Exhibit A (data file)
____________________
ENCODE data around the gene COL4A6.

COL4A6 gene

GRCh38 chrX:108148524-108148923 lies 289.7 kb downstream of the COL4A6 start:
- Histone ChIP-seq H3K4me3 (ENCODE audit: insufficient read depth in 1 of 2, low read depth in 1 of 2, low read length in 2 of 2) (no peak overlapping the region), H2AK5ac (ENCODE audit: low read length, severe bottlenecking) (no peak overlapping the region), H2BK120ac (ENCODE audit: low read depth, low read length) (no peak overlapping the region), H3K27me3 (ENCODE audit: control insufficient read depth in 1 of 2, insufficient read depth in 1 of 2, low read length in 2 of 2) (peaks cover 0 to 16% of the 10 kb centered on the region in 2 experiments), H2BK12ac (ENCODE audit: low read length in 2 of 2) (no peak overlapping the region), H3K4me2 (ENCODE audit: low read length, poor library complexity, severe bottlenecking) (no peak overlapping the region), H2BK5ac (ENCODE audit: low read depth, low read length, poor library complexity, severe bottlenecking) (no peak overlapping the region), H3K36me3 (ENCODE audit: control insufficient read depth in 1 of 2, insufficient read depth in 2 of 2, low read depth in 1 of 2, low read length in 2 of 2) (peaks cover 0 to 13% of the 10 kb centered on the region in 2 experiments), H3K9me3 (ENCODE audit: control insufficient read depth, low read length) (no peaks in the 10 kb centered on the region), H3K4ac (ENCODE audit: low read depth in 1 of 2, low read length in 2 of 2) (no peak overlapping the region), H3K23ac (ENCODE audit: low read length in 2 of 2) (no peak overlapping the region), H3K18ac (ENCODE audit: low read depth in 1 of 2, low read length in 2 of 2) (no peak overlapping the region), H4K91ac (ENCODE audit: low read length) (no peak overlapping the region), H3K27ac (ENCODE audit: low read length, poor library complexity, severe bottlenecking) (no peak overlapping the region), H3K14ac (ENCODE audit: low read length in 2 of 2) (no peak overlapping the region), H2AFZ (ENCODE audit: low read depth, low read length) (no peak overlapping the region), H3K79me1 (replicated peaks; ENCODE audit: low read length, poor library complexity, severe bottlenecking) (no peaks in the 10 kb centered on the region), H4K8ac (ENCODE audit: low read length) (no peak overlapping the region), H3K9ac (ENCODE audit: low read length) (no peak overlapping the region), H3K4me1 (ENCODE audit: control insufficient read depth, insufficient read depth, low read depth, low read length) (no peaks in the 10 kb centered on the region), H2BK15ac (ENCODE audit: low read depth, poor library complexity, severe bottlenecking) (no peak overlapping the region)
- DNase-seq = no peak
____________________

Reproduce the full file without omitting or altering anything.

ENCODE data around the gene COL4A6.

COL4A6 gene

GRCh38 chrX:108148524-108148923 lies 289.7 kb downstream of the COL4A6 start:
- Histone ChIP-seq H3K4me3 (ENCODE audit: insufficient read depth in 1 of 2, low read depth in 1 of 2, low read length in 2 of 2) (no peak overlapping the region), H2AK5ac (ENCODE audit: low read length, severe bottlenecking) (no peak overlapping the region), H2BK120ac (ENCODE audit: low read depth, low read length) (no peak overlapping the region), H3K27me3 (ENCODE audit: control insufficient read depth in 1 of 2, insufficient read depth in 1 of 2, low read length in 2 of 2) (peaks cover 0 to 16% of the 10 kb centered on the region in 2 experiments), H2BK12ac (ENCODE audit: low read length in 2 of 2) (no peak overlapping the region), H3K4me2 (ENCODE audit: low read length, poor library complexity, severe bottlenecking) (no peak overlapping the region), H2BK5ac (ENCODE audit: low read depth, low read length, poor library complexity, severe bottlenecking) (no peak overlapping the region), H3K36me3 (ENCODE audit: control insufficient read depth in 1 of 2, insufficient read depth in 2 of 2, low read depth in 1 of 2, low read length in 2 of 2) (peaks cover 0 to 13% of the 10 kb centered on the region in 2 experiments), H3K9me3 (ENCODE audit: control insufficient read depth, low read length) (no peaks in the 10 kb centered on the region), H3K4ac (ENCODE audit: low read depth in 1 of 2, low read length in 2 of 2) (no peak overlapping the region), H3K23ac (ENCODE audit: low read length in 2 of 2) (no peak overlapping the region), H3K18ac (ENCODE audit: low read depth in 1 of 2, low read length in 2 of 2) (no peak overlapping the region), H4K91ac (ENCODE audit: low read length) (no peak overlapping the region), H3K27ac (ENCODE audit: low read length, poor library complexity, severe bottlenecking) (no peak overlapping the region), H3K14ac (ENCODE audit: low read length in 2 of 2) (no peak overlapping the region), H2AFZ (ENCODE audit: low read depth, low read length) (no peak overlapping the region), H3K79me1 (replicated peaks; ENCODE audit: low read length, poor library complexity, severe bottlenecking) (no peaks in the 10 kb centered on the region), H4K8ac (ENCODE audit: low read length) (no peak overlapping the region), H3K9ac (ENCODE audit: low read length) (no peak overlapping the region), H3K4me1 (ENCODE audit: control insufficient read depth, insufficient read depth, low read depth, low read length) (no peaks in the 10 kb centered on the region), H2BK15ac (ENCODE audit: low read depth, poor library complexity, severe bottlenecking) (no peak overlapping the region)
- DNase-seq = no peak